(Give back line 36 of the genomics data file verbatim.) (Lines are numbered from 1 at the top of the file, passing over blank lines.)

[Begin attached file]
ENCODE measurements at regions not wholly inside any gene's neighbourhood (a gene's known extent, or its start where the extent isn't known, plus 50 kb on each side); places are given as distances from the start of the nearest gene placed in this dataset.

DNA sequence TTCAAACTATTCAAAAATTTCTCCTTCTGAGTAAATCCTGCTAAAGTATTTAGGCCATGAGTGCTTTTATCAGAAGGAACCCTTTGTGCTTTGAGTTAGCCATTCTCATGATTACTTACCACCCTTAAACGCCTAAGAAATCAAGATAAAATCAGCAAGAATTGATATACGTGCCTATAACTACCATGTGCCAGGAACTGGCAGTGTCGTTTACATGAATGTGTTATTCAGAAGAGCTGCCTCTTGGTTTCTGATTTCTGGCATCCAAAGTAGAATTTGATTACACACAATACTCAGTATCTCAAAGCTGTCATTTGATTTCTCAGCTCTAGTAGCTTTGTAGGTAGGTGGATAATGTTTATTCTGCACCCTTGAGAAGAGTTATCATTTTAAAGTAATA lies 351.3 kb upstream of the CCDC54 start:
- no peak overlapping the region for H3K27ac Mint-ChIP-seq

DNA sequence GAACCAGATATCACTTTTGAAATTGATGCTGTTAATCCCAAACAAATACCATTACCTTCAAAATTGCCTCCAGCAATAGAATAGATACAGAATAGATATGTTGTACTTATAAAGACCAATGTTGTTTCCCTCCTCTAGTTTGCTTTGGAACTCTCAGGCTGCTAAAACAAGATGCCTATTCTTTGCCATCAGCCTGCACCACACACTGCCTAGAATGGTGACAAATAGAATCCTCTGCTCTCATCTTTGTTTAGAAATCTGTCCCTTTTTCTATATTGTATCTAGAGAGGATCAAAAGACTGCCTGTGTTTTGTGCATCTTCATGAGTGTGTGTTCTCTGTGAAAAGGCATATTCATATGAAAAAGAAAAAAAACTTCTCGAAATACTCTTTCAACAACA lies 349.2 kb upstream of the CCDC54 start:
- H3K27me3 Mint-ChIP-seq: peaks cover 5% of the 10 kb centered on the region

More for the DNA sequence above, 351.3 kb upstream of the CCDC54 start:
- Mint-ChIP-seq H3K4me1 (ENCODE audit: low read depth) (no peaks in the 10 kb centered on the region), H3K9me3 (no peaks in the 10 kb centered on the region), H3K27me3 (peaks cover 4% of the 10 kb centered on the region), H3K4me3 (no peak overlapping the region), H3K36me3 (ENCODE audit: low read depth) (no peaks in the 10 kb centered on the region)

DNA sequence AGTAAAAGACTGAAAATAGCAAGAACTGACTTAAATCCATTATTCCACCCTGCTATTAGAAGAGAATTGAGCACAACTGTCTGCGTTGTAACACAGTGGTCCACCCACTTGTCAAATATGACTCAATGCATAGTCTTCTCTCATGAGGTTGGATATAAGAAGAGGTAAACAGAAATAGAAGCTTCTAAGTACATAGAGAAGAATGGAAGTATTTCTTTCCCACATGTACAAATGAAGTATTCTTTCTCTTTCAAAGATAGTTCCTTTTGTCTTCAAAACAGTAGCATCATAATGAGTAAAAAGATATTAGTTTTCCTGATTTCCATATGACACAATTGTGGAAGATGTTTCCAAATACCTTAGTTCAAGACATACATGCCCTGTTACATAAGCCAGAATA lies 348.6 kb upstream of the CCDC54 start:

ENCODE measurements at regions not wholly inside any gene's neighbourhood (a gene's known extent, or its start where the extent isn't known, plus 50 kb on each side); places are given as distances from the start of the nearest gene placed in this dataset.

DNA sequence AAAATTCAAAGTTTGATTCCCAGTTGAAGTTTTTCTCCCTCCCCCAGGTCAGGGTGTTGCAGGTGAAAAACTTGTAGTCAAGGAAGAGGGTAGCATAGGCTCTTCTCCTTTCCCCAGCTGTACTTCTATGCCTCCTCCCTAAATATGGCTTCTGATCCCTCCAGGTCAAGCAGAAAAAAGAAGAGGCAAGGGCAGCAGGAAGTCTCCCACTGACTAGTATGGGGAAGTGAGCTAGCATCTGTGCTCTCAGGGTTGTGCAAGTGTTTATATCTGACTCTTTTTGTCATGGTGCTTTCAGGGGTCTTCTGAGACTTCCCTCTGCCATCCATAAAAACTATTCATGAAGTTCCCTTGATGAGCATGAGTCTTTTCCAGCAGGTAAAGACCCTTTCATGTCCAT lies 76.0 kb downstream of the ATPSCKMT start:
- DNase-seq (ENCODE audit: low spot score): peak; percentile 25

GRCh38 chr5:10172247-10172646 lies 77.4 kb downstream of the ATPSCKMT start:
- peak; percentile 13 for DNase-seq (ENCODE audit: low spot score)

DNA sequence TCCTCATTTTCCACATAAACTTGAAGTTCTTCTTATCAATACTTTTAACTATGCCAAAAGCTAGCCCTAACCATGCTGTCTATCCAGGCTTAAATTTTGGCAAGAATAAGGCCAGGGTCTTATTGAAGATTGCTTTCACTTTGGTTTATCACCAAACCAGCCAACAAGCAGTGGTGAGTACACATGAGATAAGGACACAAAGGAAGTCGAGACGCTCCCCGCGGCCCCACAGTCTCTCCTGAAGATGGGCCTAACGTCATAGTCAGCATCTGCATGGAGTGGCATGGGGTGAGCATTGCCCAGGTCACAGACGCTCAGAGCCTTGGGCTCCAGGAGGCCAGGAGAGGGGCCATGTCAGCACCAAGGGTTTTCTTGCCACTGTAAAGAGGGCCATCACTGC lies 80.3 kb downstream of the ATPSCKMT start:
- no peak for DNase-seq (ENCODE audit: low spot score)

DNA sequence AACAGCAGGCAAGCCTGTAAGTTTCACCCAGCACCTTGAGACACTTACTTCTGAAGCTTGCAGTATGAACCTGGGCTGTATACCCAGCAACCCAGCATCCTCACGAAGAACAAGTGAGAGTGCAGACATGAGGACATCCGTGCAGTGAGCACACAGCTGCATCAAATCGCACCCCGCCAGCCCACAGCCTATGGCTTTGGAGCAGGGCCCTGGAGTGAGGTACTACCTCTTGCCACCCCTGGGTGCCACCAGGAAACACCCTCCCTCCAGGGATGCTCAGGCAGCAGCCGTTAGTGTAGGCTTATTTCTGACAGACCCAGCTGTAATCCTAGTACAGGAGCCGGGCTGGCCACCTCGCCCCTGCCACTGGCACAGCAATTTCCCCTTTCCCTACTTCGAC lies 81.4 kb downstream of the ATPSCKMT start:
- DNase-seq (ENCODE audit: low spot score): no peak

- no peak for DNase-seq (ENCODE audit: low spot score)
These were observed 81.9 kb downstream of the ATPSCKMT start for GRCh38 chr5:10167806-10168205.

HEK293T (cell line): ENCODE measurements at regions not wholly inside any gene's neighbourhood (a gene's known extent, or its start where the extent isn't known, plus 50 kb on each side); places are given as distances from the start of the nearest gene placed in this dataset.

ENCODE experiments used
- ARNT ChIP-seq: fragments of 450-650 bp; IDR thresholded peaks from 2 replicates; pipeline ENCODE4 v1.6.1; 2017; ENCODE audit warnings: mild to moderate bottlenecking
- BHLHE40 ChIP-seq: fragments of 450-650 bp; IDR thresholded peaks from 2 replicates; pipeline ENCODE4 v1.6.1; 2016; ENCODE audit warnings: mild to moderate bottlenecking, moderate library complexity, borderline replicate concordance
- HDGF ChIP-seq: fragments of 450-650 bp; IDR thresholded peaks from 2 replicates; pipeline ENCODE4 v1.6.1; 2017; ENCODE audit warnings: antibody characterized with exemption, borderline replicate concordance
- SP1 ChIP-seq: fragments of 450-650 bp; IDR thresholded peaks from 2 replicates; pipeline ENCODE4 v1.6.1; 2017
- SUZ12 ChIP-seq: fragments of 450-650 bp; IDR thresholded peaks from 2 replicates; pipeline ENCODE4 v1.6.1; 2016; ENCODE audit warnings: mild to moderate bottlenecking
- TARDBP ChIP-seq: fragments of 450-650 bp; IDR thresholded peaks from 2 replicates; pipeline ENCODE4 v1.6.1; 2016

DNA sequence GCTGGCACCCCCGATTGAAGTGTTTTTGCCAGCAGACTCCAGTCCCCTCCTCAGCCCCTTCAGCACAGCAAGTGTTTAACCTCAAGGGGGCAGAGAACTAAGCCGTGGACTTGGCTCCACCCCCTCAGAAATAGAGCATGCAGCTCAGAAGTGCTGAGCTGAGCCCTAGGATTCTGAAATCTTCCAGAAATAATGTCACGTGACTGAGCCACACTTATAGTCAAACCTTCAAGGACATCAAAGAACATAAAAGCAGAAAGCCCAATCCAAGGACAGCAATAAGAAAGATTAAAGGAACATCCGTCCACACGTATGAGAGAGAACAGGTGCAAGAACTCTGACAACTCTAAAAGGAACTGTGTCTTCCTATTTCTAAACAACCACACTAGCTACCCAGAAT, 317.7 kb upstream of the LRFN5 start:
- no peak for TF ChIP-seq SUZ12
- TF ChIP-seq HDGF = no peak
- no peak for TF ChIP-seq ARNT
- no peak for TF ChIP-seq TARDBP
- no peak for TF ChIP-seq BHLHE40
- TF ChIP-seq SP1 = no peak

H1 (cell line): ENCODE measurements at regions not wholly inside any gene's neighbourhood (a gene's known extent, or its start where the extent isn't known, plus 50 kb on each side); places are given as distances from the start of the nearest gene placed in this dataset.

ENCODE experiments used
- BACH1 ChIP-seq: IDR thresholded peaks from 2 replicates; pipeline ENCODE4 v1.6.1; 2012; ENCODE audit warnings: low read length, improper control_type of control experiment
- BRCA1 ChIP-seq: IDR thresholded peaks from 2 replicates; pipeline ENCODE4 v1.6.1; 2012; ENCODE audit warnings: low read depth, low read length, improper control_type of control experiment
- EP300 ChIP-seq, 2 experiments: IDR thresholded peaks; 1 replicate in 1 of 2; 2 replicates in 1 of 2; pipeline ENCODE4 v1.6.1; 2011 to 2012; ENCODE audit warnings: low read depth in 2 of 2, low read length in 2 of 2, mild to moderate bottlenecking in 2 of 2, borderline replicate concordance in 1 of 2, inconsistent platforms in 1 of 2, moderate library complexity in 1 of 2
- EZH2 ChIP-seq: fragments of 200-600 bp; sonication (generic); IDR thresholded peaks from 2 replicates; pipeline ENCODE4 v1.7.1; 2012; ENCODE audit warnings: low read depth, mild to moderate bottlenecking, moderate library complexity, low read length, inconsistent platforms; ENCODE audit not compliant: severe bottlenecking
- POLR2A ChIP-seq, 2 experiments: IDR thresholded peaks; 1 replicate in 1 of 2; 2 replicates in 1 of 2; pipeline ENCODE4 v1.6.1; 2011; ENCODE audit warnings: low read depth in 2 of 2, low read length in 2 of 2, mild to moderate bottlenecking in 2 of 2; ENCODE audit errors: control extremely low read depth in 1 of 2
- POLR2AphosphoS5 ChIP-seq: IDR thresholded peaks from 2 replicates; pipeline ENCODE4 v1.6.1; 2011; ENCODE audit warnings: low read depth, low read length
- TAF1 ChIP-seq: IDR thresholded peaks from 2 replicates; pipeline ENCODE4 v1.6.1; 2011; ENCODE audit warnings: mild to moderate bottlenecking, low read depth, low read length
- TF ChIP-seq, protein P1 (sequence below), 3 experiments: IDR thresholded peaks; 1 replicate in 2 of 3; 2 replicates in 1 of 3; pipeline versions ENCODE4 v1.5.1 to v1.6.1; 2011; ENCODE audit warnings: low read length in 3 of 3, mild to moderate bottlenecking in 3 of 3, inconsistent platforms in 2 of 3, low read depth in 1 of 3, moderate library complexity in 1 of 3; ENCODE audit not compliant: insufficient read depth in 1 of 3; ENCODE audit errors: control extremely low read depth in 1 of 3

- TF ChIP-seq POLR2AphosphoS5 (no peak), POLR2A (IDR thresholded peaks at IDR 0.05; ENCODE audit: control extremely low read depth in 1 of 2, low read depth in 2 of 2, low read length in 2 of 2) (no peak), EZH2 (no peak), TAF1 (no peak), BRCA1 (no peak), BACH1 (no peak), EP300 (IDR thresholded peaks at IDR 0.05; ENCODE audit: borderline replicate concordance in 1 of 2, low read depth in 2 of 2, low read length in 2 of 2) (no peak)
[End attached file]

ENCODE experiments used